DOE to educators: Hold special education students to grade-level standards

African American child in a wheelchair in a library
Every child has an equal shot at the American Dream

As the 40th anniversary of the Individuals with Disabilities Education Act nears, the U.S. Department of Education is taking new steps aimed at pushing educators to maintain high expectations for students with disabilities.

“To help make certain that children with disabilities are held to high expectations and have meaningful access to a State’s academic content standards, we write to clarify that an individualized education program (IEP) for an eligible child with a disability under the Individuals with Disabilities Education Act (IDEA) must be aligned with the State’s academic content standards for the grade in which the child is enrolled,” the DOE wrote in a seven-page Dear Collegue letter [PDF] released to educators nationwide November 16.

The IDEA mandates that IEPs be designed to ensure children are making progress in the “general education curriculum.” This term is not defined, although the DOE’s regulations, interpreting the IDEA, further state that the general education curriculum is the “the same curriculum as nondisabled students,” and that IEPs must be constructed “so that the child can meet the educational standards within the jurisdiction of the public agency that apply to all children.”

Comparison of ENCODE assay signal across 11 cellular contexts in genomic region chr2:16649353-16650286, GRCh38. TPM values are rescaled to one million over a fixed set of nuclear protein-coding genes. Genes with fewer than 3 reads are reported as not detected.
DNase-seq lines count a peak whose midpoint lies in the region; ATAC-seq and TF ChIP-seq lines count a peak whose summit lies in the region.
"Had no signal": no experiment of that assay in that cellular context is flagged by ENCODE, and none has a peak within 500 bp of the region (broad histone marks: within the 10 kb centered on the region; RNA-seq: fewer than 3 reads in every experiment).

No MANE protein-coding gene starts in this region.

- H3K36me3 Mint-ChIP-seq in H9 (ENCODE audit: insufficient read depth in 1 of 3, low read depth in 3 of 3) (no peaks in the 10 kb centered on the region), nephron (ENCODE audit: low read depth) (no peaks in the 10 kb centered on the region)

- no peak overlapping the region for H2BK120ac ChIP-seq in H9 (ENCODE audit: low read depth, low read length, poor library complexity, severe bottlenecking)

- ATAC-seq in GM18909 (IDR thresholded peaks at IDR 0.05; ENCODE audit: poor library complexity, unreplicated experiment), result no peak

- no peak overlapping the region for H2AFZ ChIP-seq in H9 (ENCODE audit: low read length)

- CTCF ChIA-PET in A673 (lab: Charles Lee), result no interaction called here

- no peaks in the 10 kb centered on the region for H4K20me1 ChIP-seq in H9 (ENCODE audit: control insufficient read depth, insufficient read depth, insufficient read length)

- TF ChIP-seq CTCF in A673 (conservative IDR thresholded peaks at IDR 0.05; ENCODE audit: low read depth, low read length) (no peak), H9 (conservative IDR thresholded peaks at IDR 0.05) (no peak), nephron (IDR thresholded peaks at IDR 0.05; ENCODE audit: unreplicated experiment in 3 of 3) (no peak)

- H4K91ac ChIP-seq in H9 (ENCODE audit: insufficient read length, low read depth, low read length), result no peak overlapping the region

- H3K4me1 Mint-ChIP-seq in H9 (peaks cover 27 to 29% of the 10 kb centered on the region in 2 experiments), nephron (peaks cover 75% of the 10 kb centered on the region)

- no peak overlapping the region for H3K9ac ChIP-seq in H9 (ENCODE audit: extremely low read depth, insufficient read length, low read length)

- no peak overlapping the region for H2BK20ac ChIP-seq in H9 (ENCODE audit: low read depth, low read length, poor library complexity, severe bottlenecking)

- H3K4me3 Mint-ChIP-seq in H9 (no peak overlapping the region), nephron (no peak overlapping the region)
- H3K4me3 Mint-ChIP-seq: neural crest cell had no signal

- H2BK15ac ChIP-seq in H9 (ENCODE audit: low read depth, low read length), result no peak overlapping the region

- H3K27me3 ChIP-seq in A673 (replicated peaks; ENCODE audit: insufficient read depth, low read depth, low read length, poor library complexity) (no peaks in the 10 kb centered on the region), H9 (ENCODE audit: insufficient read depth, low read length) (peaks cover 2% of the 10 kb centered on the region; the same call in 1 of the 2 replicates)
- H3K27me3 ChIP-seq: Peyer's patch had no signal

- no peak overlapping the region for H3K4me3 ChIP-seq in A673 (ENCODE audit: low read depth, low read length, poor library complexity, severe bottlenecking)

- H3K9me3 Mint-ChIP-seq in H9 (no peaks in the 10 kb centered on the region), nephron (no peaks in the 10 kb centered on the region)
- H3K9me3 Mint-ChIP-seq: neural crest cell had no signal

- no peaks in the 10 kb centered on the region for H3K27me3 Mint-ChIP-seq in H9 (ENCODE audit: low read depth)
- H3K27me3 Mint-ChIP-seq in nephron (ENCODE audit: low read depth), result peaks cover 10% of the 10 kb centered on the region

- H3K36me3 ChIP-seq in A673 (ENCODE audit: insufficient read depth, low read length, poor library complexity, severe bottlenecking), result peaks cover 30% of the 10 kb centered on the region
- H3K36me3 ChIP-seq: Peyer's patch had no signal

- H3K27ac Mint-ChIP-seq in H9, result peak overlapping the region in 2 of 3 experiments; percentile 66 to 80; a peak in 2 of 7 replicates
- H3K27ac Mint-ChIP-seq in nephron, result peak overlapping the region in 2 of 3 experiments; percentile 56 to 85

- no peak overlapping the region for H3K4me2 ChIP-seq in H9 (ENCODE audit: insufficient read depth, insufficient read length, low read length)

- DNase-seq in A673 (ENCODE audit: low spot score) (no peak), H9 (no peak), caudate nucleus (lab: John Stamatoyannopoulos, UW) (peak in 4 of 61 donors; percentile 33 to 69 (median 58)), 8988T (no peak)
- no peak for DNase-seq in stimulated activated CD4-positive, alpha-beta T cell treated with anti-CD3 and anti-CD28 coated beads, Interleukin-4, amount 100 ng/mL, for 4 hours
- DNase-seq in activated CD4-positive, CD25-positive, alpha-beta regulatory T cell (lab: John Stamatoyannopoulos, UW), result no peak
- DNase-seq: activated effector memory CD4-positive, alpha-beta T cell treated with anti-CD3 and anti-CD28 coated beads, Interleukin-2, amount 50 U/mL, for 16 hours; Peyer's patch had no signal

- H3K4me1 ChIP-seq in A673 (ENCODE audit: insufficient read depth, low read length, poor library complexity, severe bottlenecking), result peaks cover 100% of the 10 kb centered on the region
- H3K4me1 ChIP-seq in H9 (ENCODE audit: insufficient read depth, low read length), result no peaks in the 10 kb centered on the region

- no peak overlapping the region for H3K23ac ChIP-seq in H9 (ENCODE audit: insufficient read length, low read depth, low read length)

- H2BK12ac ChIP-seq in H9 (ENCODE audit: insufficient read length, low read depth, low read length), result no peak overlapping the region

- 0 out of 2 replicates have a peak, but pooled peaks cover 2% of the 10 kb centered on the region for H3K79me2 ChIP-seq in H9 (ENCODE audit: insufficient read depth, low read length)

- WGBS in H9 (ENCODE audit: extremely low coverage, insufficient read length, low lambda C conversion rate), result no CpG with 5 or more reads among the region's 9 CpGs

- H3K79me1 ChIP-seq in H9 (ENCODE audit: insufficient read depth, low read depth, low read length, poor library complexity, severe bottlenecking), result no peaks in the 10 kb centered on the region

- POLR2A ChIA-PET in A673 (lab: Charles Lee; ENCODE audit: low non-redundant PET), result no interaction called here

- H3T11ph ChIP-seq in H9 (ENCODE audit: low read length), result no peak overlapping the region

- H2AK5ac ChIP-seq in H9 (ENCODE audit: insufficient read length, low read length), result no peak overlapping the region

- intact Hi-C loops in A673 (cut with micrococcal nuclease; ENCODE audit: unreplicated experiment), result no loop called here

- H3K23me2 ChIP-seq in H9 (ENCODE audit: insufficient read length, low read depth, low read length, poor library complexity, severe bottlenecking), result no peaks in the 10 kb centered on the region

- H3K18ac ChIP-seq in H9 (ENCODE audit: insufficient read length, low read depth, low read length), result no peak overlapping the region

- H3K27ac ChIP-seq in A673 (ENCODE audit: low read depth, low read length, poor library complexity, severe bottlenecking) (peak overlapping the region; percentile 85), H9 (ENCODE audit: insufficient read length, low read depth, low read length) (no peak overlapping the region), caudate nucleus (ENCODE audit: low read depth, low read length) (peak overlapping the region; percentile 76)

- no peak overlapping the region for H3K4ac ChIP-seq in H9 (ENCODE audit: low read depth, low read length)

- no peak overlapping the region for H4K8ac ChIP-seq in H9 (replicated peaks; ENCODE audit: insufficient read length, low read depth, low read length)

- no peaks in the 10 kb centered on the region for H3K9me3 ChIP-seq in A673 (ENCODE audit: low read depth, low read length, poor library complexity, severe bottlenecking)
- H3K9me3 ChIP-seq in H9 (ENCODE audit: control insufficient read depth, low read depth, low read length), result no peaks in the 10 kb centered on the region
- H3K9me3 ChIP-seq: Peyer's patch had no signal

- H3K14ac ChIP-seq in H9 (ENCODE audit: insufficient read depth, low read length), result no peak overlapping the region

In a guidance, which is not legally binding, the DOE states that it interprets this language to mean that IEPs must be designed to meet the state’s standards for each grade, with the goal of ensuring that students remain on track to graduate.

The only exception is for a small group of students with particularly severe disabilities, who are held to so-called alternative academic achievement standards. School districts are prevented from placing more than 1 percent of their student population in this category.

The guidance is not the only new resource the DOE is providing for educators. In addition, it has a new website featuring best practice in the field, a compilation of tips for teachers in classroom behavior intervention and support strategies, a blue print on teaching behavioral expectations in schools, and a tip sheet for parents with special education students transitioning into adulthood.

“In the 40 years since this law was enacted, we have moved beyond simply providing children and youth with disabilities access to the school house,” U.S. Secretary of Education Arne Duncan said in a news release. “Today, we want to assure that these students have no less than the same equal shot at the American dream as their nondisabled peers.”